Take note - in case of low-res graphics, use the marquee (selection) tool and color fill (alt+backspace) - selection tools are bound to pixels, while the shape tool is not. If you use antialiasing you might get the blurred sides for example (since you didn't draw the shape pixel-perfect) :P, if not, you may end up with a shape shifted by one pixel for example. I'm using the shape tool since the selection doesn't have the rounded box shape.

The center piece uses a bevel layer style and a drop shadow with almost default settings:

Left the global light on, since I'm not using drop shadow anywhere else

Despite the concept drawing I'm kinda not sure how the bottom of this element should look. I'm leaving it like this and I'll improvise later ;)

Next step:


As you can see, I've made the shape which will make the center indents (it's just a solid filled shape at the moment) with ellipse and box selection tools - shift lets you add to the current selection, alt substracts.

The corner shapes are a solid black fill too, but they have low fill % and inner glow layer style. The vents have some more definition now.

(The black and white icon is a mask - we'll get to that in the next step)

The difference is: fill is the opacity of the content of the layer, opacity is the opacity of both fill and layer style. If you lower fill, the pixels of the layer will be more transparent but layer style effects will be in full opacity.

As far as inner glow, it's pretty much self explanatory - we use a black inner glow, and since the default blending mode is "screen" it won't display (this is an additive transparency mode - google about blending modes if you don't know what's going on ) we have to change it - normal or multiply work well, color burn most likely will be too dense.

The vents use a simillar idea - they're a black shape, I've lowered their fill, and added an inner shadow filter for some 3dness - a plain gradient would be too boring.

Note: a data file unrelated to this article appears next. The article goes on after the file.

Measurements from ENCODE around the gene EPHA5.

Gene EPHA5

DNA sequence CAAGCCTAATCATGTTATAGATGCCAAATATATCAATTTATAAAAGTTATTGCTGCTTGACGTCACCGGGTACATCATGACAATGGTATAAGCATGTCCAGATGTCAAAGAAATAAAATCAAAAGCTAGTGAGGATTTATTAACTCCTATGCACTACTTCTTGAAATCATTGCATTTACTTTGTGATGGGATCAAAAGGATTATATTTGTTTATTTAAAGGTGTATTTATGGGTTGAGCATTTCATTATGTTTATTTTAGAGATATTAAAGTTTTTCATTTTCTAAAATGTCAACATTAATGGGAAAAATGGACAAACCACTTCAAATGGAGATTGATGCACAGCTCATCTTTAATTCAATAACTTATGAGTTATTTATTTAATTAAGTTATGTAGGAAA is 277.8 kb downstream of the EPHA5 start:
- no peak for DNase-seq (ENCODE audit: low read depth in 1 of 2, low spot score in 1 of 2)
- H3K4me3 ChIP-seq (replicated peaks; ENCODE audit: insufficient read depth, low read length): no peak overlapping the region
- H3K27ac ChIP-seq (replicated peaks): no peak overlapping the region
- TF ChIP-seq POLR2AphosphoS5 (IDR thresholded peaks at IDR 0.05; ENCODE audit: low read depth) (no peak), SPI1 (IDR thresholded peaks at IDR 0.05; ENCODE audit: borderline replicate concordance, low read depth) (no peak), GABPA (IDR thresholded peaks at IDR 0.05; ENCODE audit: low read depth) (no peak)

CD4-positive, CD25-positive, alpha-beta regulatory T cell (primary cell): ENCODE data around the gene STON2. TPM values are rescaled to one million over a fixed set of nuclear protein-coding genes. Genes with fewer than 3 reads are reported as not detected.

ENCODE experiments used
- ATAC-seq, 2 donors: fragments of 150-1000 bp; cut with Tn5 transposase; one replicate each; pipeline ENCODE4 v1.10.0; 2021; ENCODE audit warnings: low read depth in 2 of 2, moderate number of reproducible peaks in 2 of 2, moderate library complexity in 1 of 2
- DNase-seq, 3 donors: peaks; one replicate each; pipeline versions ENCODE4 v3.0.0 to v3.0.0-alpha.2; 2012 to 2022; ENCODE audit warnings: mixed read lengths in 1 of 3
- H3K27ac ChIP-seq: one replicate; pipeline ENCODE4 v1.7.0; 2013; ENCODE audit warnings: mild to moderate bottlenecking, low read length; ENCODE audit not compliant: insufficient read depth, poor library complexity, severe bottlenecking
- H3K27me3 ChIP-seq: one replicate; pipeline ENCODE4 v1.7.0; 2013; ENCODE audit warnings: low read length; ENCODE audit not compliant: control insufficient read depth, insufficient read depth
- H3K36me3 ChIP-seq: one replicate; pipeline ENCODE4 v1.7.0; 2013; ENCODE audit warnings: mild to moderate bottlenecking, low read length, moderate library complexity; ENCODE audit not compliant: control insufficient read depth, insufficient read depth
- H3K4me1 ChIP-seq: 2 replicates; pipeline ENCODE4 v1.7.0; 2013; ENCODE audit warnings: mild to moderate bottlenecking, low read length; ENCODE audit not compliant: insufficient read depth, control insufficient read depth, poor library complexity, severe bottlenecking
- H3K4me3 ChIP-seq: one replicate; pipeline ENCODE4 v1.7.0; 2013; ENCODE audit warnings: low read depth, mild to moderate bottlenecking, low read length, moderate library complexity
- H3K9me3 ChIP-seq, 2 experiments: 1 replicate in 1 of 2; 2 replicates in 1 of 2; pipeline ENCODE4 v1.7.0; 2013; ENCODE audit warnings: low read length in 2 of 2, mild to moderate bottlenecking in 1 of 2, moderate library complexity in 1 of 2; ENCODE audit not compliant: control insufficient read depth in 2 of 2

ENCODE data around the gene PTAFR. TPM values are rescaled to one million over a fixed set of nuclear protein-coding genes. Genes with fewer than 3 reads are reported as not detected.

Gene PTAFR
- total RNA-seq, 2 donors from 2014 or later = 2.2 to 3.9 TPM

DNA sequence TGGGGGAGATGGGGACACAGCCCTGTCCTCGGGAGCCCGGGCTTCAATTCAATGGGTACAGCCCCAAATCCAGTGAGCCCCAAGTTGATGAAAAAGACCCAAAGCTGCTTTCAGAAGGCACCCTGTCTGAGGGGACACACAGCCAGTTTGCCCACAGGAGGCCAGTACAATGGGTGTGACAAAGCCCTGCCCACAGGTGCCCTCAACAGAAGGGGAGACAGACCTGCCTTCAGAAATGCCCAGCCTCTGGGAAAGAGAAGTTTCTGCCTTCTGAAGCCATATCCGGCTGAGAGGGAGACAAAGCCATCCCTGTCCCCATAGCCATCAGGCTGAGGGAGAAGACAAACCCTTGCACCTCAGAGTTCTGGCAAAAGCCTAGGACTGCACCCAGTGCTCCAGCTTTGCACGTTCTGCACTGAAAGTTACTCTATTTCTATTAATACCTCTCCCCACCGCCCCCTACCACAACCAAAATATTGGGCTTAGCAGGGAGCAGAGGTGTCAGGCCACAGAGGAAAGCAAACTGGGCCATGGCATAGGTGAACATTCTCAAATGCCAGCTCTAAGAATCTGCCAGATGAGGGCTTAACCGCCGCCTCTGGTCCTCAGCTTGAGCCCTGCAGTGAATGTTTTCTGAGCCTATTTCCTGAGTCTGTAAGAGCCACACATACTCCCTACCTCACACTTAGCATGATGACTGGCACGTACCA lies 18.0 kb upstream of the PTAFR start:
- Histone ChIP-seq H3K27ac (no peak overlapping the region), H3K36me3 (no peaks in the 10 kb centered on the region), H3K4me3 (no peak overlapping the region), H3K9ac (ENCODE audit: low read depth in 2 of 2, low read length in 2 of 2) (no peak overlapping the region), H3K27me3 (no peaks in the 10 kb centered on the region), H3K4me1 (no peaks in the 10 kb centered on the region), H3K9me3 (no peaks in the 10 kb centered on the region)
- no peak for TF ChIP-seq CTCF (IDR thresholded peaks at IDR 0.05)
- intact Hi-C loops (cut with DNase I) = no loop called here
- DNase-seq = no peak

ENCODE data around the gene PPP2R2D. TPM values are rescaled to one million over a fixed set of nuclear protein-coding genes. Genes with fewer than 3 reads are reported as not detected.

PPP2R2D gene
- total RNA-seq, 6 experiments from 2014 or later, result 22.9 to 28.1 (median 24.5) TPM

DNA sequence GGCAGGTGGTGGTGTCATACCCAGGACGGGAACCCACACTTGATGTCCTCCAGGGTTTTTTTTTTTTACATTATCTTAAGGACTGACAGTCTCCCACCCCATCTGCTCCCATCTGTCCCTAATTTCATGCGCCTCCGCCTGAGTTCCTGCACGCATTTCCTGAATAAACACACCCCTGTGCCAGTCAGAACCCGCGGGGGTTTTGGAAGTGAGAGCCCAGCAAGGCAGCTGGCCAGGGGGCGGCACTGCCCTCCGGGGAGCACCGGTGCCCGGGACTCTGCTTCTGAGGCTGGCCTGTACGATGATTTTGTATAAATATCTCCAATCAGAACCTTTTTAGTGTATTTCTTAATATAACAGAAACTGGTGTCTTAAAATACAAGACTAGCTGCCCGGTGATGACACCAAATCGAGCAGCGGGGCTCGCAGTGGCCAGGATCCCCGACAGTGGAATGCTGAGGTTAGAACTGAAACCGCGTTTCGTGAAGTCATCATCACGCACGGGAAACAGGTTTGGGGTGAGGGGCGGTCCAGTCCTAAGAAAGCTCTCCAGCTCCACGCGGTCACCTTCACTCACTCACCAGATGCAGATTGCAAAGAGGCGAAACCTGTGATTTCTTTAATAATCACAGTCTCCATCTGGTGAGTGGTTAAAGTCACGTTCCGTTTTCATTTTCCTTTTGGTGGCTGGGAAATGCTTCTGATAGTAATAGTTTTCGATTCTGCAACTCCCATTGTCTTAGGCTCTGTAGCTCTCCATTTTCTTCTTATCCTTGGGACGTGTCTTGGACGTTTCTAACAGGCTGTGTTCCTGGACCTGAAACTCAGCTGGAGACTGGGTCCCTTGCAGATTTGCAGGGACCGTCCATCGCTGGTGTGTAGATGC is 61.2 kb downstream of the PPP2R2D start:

I wanted to cut out what's unnecessary from the shape, but I want it, to be editable - you can use a mask to do this. On the bottom of the layer palette, there's the add mask - rectangle with a circle inside. Masks are attached to a layer and work exactly like alpha channels.

Click the mask icon to edit it. The bars are pretty straightforward, the center cut-out was made by using the rounded center piece layer as a selection (ctrl + left mouse click on layer's ICON) and then using the top menu option: select -> modify -> expand. Since the selection work on pixels (and thus, modify selection commands and tools), the expand command is not as precise as we'd like, as you probably can see. I'm a lazy ass and I've used a quicker method instead of better one - use the rectangle/ellipse marquee tools.

After we have our cutout we adjust the fill and go to layer style, you should know the drill by now. This one uses inner glow and bevel and emboss - in this case we want to hightlight the outside edge - in the bevel options, select "outer bevel" from the style list and use 0 or 1 as the size. A lower depth value might work better in this case too.

OKAY, you can now slap on a metal texture overlay and WE'RE FINISHED, WOO HOO!

Who am I kidding. We've just made the bare bones for our texture :)


We can now kiss our bevels goodbye - stylus in hand!

We have to set it up first - select the brush tool (B) and push F5 to open the brush configuration.

Select the first brush - the default 1 pixel hard brush (it's hardness should be 100%, if it's not, adjust it). Keep the size. One pixel is all we need :)


In shape dynamics select the "control" setting under size jitter and set it to "pen pressure" - IIRC that this is the default for this brush, if it's not, well... You know the drill.

The second option is the opacity jitter in other dynamics. This further enhances the dynamics of your line - if your lines will be too faint you can turn this off.